The Uncanny Valley of Brand Tweets

There’s a concept familiar to tech nerds and fans of sci-fi called the Uncanny Valley. It posits that, as robots become increasingly human, individuals will feel increasingly empathetic towards them. People’s reactions will be more and more positive. There comes, however, a point at which the likeness becomes too close for comfort; the just-more-than-barely human entity becomes repulsive and terrifying and remains so until it is engineered to become indistinguishable from humans again. The dip in positive reception of robots (or other designed entities) that fall between almost human and totally human is the uncanny valley. Here, a graph from an academic paper by Karl F. MacDorman on the topic:

From MacDorman, K. F. (2005). Androids as an experimental apparatus: Why is there an uncanny valley and can we exploit it? CogSci-2005 Workshop: Toward Social Mechanisms of Android Science, 106-118.
From MacDorman, K. F. (2005). Androids as an experimental apparatus: Why is there an uncanny valley and can we exploit it? CogSci-2005 Workshop: Toward Social Mechanisms of Android Science, 106-118.


This concept is what springs to mind when reading Kate Losse’s excellent piece in the New Inquiry about #weirdtwitter being co-opted by brand twitter feeds. She starts off by pulling up Denny’s feed, which I’ll admit caught my eye recently. To be blunt, it’s on point. Here are a few examples:

Losse’s thesis, essentially, is that this type of casual, on-meme tone traverses traditionally acceptable brand voice and transgresses a niche realm of digital communication. In doing so, a brand stands to yield significant positive feedback (as we’re unaccustomed to hearing brands in this way) while becoming, in Losse’s words, “cuter than any person” in its ageless hip-ness. Her concerns center primarily around power, resistance, and intimacy. Through conversing this way online, brands hedge in on the social capital of individuals and assert the fundamentally uneven power dynamic between corporations and consumers. In concluding, Losse writes:

“It isn’t enough for Denny’s to own the diners, it wants in on our alienation from power, capital, and adulthood too. While we giggle at corporate #weirdtwitter tweets, the corporate invulnerability that makes them easy to follow is also what makes their assumption of a human, familiar voice feel, despite our laughter and faves, cold and a bit pathological. Denny’s too wants to belong.”

While I primarily agree with Losse’s analysis, I think that this can more profitably be analyzed from a far simpler angle, namely the quest for brands to become more human.

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Side Notes: Napkin Backs and Connected Life 2014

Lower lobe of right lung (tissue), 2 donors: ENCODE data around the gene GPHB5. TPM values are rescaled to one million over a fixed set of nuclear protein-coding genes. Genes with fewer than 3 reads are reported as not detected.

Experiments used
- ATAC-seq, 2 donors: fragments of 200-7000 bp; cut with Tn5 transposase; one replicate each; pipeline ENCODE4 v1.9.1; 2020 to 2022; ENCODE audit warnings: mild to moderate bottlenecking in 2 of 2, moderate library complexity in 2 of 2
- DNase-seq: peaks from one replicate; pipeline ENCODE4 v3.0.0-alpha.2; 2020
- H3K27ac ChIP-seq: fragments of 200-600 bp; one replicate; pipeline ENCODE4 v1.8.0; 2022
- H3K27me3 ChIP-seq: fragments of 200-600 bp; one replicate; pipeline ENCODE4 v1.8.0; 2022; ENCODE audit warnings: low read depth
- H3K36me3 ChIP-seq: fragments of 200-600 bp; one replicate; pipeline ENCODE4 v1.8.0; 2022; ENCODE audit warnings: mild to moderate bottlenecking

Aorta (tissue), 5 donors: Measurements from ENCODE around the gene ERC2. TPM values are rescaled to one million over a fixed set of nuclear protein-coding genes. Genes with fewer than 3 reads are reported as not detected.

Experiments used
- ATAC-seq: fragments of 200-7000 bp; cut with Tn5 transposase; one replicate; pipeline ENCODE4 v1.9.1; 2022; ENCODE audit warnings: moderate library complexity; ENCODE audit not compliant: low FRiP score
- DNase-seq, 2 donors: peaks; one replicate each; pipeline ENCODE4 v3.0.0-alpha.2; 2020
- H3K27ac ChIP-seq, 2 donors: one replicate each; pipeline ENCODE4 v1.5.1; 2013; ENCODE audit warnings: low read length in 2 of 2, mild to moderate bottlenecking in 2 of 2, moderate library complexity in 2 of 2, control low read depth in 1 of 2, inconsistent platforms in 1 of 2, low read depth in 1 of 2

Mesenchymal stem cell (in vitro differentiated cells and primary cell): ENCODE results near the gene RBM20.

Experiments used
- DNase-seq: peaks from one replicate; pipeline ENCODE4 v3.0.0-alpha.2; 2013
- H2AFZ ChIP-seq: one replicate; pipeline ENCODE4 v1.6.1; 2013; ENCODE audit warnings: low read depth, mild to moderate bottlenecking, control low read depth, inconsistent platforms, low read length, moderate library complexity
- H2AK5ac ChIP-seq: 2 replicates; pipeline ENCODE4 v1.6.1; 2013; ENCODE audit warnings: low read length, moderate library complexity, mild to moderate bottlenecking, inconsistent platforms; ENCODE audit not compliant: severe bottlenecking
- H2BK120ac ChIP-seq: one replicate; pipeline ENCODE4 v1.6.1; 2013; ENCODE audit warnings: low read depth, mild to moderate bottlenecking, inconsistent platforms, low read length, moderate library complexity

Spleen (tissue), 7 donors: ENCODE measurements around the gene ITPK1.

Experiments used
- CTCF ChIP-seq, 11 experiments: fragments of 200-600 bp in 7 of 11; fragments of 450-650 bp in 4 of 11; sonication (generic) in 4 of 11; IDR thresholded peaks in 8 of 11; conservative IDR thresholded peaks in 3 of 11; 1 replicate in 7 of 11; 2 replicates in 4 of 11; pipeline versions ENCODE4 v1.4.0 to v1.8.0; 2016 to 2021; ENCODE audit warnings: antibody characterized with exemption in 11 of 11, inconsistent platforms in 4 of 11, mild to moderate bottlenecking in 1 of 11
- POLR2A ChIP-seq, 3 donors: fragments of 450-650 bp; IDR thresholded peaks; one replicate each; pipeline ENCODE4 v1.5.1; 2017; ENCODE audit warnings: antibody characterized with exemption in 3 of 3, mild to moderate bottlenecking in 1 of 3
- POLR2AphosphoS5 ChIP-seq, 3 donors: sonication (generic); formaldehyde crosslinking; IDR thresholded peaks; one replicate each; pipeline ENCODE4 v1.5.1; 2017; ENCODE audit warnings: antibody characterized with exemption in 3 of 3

When I’m not writing about the Internet here or writing about the Internet for school, I’m working on creative projects and coming up with ideas for ads. Here’s a bit on two things I’ve been working on lately, with links to check them out.


Napkin Backs

I’ve come up with a bunch of ideas for brands that fit on the back of a napkin. Each has a blurb and strategic breakdown provided in the caption, but I held myself to the requirement that the meat of the concept needed to fit in the napkin-allotted space. You can check out the collection here:


Connected Life 2014

I’m on the Marketing, PR and Web team for Connected Life 2014, the first iteration of a student-run conference for emerging Internet research. It’s being held at the University of Oxford on June 12th, 2014. Registration is open, and we’re still accepting submissions for student presenters. Learn more here:

This Week’s Internet Dating Thought Piece: Lulu

The Internet is a great, pervy equalizer in that it allows anyone and everyone to judge people and rate their sexual attractiveness from afar. From the questionably wholesome OkCupid to the down-to-business Grindr to the friend/location-gated Tinder to my all-time-favorite super creepy crazily named app “Girls Around Me,” it’s variations on a theme. These are just more ways to look a pictures of hot strangers and avoid hooking up with someone who’s making a woman suit at home. You know, the basics.

Guys, this is REAL.

Of course, we must concede that these platforms can only be so effective. It’s an open secret that people tailor their social media profiles to seem as appealing as possible, accuracy sometimes taking a back seat. You can more easily manipulate perceptions or flat out lie when your you-ness is mediated by a set of screens. And though researchers have suggested that these deceptions are usually pretty minor (adding an inch or two to one’s height as opposed to, say, a history of being a fighter jet pilot)*, we’ve all heard our fair share of online dating horror stories in which a profile definitely did not match the person. Let’s be real. No matter what apps we make to reassure ourselves, we’re always still rolling the dice.

Some dating platforms eschew any premise of providing “the full picture.” Location-based dating apps, for example, aren’t really designed for getting to know someone in any other way than the biblical sense. But I’m always curious about those communities, apps, and platforms that promise to either deliver a more appealing specimen (like the eyebrow-raising or else claim to let you know what people are really like. I approach these with a stifling cynicism or healthy skepticism, depending on your thoughts about online dating. I think it’s fun to look at these platforms and ask, “What’s your game, friend?” Because typically, the game is interesting or at least kind of weird.

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